Transplant rejection is associated with both a higher incidence and an accelerated time course for development of cutaneous squamous cell carcinoma (cSCC) following renal transplantation, according to a recent study. Therefore, close dermatological surveillance should be considered following an episode of rejection in this patient population. The Duke Enterprise Data Unified Content Explorer historical database was used to identify patients who had undergone a renal transplant at Duke University Hospital during a 20-year period. Data on patient demographics, transplant dates, first rejection episodes, first cSCC development, medication, laboratory results, and survival were recorded. Researchers found:
- In total, 1,684 patients were identified, of whom 126 (7.5%) experienced an episode of rejection and 46 (4.0%) developed a cSCC after transplant.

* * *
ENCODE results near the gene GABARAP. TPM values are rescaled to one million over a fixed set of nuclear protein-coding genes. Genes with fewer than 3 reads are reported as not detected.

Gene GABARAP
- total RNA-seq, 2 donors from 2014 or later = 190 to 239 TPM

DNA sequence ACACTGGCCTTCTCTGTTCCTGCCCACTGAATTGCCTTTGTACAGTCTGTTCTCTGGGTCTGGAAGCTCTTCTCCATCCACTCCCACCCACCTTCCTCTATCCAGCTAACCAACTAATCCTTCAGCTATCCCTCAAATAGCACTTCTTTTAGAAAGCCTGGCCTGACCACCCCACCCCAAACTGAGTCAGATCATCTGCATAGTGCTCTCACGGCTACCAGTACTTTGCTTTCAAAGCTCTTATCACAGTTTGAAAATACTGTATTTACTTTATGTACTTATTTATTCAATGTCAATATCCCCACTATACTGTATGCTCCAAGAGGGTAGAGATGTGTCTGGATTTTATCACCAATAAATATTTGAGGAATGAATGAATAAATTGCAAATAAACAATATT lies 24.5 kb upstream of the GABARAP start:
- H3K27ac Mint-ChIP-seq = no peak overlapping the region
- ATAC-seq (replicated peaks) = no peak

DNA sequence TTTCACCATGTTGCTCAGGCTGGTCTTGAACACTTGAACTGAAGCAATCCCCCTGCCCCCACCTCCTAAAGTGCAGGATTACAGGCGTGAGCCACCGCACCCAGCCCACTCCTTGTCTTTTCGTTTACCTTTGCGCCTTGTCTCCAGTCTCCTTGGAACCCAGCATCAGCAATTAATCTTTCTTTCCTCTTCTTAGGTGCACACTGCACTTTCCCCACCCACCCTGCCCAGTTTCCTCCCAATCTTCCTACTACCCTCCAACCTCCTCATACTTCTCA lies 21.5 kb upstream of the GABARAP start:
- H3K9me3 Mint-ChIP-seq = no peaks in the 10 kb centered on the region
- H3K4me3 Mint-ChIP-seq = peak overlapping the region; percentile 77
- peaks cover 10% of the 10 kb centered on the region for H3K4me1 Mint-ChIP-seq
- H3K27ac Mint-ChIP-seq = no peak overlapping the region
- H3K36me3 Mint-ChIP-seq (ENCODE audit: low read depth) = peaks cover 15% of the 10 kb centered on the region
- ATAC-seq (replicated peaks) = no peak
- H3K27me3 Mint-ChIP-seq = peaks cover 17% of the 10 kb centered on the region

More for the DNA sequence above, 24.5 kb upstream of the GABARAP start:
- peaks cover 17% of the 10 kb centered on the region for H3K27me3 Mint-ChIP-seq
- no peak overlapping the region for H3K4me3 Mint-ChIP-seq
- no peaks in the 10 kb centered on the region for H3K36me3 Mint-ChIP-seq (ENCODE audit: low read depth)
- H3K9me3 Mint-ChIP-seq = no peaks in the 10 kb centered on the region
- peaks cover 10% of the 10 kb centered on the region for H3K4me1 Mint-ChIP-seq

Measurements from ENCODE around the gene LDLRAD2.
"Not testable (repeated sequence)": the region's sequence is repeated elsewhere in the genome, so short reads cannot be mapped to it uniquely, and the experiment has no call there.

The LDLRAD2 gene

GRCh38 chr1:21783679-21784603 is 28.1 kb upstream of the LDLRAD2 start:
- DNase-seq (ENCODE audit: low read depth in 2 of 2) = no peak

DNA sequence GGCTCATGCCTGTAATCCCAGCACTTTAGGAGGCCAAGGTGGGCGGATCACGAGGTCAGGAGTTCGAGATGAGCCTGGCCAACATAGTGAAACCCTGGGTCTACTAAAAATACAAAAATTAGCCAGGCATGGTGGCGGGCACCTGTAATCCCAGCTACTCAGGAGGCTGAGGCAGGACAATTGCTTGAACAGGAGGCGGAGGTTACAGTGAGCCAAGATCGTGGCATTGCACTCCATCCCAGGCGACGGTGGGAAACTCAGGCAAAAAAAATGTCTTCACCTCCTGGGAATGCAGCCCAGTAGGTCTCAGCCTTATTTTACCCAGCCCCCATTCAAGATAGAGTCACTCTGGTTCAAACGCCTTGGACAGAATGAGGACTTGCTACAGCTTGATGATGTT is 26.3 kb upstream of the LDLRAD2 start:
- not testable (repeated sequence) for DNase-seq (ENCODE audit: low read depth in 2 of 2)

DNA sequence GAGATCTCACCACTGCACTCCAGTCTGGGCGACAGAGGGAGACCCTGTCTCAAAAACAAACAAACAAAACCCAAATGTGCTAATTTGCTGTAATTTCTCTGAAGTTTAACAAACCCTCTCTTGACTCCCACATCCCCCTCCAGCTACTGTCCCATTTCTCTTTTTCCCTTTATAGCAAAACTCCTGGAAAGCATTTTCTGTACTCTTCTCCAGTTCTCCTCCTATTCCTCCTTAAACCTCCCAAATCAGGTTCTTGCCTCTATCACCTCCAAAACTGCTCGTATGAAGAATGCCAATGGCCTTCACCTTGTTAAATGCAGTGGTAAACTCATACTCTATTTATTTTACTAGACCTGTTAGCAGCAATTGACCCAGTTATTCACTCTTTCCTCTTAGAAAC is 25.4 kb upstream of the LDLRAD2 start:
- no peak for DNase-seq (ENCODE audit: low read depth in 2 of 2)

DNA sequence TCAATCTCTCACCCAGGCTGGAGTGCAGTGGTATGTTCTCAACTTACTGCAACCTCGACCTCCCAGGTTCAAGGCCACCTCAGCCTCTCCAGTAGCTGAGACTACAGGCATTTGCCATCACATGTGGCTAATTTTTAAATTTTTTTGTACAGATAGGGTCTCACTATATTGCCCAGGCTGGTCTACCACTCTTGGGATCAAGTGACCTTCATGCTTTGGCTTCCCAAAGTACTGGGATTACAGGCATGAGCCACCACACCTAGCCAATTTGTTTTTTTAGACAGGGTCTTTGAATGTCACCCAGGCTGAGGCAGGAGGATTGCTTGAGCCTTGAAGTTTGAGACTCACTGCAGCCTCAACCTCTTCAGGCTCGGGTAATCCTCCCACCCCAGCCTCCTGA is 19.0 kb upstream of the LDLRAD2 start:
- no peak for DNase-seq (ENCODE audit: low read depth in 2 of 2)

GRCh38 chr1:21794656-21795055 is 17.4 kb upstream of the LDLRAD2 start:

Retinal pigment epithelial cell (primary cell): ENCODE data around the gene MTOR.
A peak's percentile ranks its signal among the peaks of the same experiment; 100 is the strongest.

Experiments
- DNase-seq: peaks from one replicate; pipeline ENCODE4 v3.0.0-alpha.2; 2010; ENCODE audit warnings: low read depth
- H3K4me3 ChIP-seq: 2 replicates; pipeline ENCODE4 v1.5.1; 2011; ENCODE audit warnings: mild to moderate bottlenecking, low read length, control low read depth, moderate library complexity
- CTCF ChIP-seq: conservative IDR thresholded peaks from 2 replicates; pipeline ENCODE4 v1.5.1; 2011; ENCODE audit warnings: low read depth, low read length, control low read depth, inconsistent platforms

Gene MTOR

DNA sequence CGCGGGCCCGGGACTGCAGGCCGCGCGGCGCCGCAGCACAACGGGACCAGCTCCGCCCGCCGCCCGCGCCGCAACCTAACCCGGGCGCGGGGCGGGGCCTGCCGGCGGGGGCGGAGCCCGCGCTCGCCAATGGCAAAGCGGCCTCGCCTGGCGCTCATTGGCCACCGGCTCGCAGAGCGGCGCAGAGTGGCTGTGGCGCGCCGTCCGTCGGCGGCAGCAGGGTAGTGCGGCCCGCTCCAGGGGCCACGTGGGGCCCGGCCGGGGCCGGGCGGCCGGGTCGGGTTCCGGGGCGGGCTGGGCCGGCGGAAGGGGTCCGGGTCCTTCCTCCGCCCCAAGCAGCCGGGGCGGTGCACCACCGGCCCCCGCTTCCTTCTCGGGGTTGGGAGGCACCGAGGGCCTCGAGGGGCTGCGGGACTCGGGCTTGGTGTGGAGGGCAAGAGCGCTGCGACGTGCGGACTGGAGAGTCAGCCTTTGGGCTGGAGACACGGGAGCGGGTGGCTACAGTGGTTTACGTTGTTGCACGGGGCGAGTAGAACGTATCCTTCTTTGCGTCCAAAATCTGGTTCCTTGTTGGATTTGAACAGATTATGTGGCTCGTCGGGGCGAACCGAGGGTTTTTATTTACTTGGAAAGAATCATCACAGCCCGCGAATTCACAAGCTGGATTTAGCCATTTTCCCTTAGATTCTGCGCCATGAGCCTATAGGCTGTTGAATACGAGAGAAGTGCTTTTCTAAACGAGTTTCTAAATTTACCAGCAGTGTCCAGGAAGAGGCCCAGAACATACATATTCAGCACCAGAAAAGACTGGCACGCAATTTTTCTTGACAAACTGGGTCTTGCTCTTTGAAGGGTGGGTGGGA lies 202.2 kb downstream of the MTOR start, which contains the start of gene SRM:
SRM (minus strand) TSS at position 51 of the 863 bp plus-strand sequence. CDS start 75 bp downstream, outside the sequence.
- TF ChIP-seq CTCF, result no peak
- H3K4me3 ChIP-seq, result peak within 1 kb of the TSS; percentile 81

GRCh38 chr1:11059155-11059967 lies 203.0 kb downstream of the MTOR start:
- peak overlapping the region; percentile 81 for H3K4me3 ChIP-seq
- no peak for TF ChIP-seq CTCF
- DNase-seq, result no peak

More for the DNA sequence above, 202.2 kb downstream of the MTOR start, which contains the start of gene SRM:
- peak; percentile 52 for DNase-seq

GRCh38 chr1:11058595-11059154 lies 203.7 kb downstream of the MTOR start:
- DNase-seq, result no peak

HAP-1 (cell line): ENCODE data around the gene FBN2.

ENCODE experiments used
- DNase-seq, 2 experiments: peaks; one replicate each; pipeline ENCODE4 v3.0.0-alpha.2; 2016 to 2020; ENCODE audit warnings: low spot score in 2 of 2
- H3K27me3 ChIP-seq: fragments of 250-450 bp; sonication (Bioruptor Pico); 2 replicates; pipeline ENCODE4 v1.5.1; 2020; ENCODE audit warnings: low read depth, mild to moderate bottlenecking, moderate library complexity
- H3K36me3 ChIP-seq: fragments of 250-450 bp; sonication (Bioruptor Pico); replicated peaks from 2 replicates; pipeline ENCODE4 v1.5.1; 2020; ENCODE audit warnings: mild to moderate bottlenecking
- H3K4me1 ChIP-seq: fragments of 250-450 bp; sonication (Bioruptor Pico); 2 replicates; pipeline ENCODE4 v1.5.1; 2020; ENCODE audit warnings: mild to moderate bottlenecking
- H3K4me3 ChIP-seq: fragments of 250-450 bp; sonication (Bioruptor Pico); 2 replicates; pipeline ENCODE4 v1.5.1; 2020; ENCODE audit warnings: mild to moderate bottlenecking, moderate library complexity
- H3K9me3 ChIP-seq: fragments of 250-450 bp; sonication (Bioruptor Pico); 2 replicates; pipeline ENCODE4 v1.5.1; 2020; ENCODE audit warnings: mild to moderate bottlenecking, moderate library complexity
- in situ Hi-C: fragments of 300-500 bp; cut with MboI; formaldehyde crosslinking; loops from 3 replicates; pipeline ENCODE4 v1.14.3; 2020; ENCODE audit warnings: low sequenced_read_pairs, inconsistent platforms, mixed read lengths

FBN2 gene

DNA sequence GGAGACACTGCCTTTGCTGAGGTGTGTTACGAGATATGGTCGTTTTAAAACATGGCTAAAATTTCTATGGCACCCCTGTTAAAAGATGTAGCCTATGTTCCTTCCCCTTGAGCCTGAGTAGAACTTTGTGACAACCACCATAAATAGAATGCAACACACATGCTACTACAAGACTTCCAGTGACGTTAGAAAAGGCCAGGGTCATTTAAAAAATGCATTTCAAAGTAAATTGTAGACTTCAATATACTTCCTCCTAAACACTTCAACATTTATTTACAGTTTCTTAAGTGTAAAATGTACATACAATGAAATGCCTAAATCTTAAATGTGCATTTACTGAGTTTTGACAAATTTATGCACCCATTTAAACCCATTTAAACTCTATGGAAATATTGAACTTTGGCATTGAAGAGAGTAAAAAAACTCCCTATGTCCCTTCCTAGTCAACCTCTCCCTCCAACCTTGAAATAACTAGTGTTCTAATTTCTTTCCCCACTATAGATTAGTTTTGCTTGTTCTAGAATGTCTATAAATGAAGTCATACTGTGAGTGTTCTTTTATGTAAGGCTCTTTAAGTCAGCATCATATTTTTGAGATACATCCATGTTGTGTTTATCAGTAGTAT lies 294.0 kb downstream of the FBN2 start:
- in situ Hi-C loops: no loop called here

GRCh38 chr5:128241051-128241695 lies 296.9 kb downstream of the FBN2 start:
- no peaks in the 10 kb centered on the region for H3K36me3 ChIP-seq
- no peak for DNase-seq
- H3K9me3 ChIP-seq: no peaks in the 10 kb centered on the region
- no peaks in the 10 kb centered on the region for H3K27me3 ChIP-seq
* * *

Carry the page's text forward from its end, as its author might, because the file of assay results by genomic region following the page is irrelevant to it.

- The incidence of cSCC was significantly greater in the rejection group, with 8.7% of patients developing cSCC compared with 2.2% in the no-rejection group.
- Median lag time to cSCC was shorter in the rejection group (2.5 years) than the no-rejection group (4.2 years).
Puza CJ, Myers SA, Cardones AR, Beasley GM, Mosca PJ. The impact of transplant rejection on cutaneous squamous cell carcinoma in renal transplant recipients. [Published online ahead of print June 27, 2018]. Clin Exp Dermatol. doi:10.1111/ced.13699.